Why is this Wine so Yummy?
Grape variety : 100% Syrah.
Appellation : AOP Crozes-Hermitage. The Hauts Châssis estate is in the middle of the locality called “Les Hauts Châssis” in the south of the Crozes Hermitage appellation area.
Colour : Red
Terroir : Its soils have big stones which absorb the heat all day long and give it off again at night. Big round stones of Alpine diluvium to a depth of 50 to 80 cm with coarse sand and red clay.
Vine age : 20 – 40 years. Yielding 35HL/ha = Very Low.
Winemaking process : 3 to 4-day cold pre-fermentation maceration (6°C), alcoholic fermentation at 30°-32°C with daily pumping over and crushing, 12 to 20-day hot maceration (30°C) then hot running off in barrels, malolactic fermentation in barrels, then 12-month maturing in barrels before bottling at the following autumn.
About Domaine des Hauts Châssis
Domaine des Hauts Chassis is located in the south of the Crozes-Hermitage appellation. The estate is 17 hectares spread across Crozes, Condrieu, Hermitage, St Peray and St Joseph. Franck Faugier took over the family estate and has been vinifying since 2003.
He is the fourth generation of his family to tend to their vines in the commune of La Roche-de-Glun in Crozes-Hermitage, however all the previous generation sold their grapes to either Paul Jaboulet Aîne or the Tain Cooperative. All of Franck’s 12 hectares of vineyards are on the stony soils of Les Chassis, one of the most prized plots of land in all of Crozes-Hermitage.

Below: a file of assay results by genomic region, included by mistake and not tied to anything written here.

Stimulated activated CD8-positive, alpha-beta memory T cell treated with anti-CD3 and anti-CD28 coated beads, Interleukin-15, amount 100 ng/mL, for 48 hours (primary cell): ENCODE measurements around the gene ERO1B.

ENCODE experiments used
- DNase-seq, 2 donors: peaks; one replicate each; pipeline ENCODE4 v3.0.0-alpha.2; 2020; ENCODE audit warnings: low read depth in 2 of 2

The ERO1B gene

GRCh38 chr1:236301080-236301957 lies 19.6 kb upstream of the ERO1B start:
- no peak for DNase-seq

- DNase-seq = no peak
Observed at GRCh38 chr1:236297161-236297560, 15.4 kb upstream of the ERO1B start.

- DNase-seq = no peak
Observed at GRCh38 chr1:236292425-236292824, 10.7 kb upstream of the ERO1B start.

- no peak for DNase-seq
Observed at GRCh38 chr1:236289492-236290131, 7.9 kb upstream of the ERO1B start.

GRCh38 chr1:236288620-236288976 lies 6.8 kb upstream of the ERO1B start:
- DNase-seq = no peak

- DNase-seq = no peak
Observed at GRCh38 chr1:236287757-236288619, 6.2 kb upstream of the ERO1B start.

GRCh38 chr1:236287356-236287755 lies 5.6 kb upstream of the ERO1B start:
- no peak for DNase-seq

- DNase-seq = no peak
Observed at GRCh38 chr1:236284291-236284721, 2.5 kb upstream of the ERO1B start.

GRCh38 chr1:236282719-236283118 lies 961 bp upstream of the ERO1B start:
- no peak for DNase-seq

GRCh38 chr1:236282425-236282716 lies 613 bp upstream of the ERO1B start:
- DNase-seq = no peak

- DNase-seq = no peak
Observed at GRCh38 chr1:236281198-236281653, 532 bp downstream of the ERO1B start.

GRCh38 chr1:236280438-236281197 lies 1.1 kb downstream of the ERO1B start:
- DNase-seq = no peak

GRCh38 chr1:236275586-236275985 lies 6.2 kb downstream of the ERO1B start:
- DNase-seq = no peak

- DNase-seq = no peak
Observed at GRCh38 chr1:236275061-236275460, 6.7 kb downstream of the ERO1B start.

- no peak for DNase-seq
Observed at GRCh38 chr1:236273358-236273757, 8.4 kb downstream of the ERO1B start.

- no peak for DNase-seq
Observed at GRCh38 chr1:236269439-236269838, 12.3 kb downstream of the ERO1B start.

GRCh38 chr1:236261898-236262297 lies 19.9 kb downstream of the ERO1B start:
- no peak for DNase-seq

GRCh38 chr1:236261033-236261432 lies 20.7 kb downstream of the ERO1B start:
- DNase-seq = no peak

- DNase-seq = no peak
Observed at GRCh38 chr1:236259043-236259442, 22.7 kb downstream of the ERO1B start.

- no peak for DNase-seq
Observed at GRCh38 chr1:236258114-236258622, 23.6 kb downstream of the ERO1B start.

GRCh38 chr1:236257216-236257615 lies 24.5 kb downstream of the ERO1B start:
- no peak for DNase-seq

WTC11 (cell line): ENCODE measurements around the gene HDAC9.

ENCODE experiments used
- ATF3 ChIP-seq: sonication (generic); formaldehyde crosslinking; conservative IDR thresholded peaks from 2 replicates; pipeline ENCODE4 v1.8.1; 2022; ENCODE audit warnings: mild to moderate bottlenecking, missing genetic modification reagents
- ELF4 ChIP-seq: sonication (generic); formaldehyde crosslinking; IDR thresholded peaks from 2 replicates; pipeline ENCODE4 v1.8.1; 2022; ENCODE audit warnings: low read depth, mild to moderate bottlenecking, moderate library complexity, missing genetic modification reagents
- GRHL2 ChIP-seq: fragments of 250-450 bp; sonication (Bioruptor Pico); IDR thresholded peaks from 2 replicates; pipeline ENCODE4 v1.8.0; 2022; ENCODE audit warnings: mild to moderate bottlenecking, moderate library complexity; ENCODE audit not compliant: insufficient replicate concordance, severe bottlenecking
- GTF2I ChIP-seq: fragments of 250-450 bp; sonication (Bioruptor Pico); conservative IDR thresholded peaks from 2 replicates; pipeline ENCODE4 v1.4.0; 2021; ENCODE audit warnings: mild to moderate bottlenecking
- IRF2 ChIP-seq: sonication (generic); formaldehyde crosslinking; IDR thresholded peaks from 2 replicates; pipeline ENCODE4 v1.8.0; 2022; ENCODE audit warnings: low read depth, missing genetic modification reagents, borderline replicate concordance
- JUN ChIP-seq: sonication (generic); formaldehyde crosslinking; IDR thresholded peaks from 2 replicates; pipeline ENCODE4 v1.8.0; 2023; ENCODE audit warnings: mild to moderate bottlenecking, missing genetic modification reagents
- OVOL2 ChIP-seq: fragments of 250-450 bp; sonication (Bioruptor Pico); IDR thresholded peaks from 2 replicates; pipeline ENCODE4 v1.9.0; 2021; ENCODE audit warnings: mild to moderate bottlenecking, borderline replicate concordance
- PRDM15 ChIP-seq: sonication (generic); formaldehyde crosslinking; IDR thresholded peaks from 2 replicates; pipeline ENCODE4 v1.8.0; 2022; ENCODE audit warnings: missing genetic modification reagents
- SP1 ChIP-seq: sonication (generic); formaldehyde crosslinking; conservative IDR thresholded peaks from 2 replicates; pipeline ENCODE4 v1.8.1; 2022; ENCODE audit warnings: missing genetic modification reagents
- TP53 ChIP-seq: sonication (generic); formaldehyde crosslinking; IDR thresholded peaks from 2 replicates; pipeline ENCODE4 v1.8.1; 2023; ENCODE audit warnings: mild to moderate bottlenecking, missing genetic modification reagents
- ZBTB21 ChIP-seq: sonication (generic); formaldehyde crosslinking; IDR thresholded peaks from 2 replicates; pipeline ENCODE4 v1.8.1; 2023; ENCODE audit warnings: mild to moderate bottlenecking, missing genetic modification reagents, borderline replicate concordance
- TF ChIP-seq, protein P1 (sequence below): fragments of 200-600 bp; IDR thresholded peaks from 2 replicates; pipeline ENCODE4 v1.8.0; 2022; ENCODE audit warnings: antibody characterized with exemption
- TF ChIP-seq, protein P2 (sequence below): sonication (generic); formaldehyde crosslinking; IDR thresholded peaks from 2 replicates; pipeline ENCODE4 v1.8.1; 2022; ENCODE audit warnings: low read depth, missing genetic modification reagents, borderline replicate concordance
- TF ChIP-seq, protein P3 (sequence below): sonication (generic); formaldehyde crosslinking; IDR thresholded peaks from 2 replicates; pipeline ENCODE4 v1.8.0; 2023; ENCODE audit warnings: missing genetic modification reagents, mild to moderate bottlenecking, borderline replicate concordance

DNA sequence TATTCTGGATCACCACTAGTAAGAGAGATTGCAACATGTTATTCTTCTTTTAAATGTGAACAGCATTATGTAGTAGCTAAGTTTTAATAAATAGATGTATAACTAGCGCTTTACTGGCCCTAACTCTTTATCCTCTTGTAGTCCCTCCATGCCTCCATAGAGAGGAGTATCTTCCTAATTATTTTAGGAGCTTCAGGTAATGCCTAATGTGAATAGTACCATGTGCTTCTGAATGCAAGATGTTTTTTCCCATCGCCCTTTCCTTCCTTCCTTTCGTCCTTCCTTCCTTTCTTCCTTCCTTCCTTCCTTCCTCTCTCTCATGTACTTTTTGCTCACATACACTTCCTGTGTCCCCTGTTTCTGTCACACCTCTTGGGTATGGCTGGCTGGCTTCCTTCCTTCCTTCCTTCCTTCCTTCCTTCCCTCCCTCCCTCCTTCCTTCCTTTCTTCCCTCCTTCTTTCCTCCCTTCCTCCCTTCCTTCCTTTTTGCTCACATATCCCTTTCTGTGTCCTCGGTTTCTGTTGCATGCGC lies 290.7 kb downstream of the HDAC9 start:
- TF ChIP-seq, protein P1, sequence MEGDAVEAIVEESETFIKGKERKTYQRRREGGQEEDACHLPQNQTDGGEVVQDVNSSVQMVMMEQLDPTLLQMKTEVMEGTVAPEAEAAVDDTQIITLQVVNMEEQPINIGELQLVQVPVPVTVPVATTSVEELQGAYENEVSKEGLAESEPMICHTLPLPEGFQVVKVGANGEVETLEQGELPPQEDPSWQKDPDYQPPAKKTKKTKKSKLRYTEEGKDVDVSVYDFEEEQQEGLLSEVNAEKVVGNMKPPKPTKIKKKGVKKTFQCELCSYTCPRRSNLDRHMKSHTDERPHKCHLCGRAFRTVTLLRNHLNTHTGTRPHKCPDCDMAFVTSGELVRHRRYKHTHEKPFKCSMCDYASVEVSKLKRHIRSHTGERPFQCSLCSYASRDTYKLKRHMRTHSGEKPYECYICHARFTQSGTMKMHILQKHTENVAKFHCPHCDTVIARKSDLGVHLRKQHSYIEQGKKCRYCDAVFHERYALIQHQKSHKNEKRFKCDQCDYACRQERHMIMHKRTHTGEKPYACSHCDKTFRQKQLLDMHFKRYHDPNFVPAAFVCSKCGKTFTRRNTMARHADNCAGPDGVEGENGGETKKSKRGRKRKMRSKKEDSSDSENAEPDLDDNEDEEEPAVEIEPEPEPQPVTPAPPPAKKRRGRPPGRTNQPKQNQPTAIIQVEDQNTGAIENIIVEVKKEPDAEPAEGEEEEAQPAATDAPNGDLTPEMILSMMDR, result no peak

“From the vine to the cellar, it is the respect of the fruit and of the vine that we support : work of the ground, supervised control, grape harvest in green, manual stripping, manual grape harvest, picking off, treading during the wine making, and a controlled maturing in order to offer you all the pleasure of the fruit and the complexity of the Syrah.”
Where in the World are They?
Crozes-Hermitage rest in the Northern Rhône above Hermitage.
Josh Raynolds on 2016 vs 2015 Vintage
2016: Elegance, Freshness and Detail – 2015: Ripeness, Weight and Power . . . Right?
Well, yes and no. While the ‘16s, as a group, are lighter-bodied and more elegant than the ‘15s, they are far from delicate flowers. For a less-ripe – but by no means thin – vintage, 2016 produced an abundance of wines that exhibit admirable depth plus energy. Two thousand fifteen, a warm-to-hot year, yielded wines that possess real backbone and, often, very healthy acidity levels that will keep them fresh for years to come. Indeed, a number of producers I’ve been visiting since 1989 – and whose opinions I trust – believe that the ‘15s will be among the longest-lived wines they have ever made. The biggest difference between the two vintages, I believe, is that the tannic structure of the ‘15s makes many of the best wines forbidding to taste, much less drink, right now, and probably for the next decade or more.
2016: Impatient Northern Rhône Wine Lovers, Rejoice
Most of the ‘16s show wonderful up-front vivacity and clean, lucid fruit. This might lead one to believe that it’s an early-maturing vintage that should be enjoyed for its come-hither character rather than buried in the cellar. I have a feeling, though, that these wines, many of which are still in barrel, will continue to put on weight and gain in structure over the coming months, and that they will age positively for quite some time – but more on balance than on underlying backbone or mass. Yields in 2016 were healthy but not excessive, so there’s no lack of concentration to the wines, especially those from the best producers.
Something for Everyone!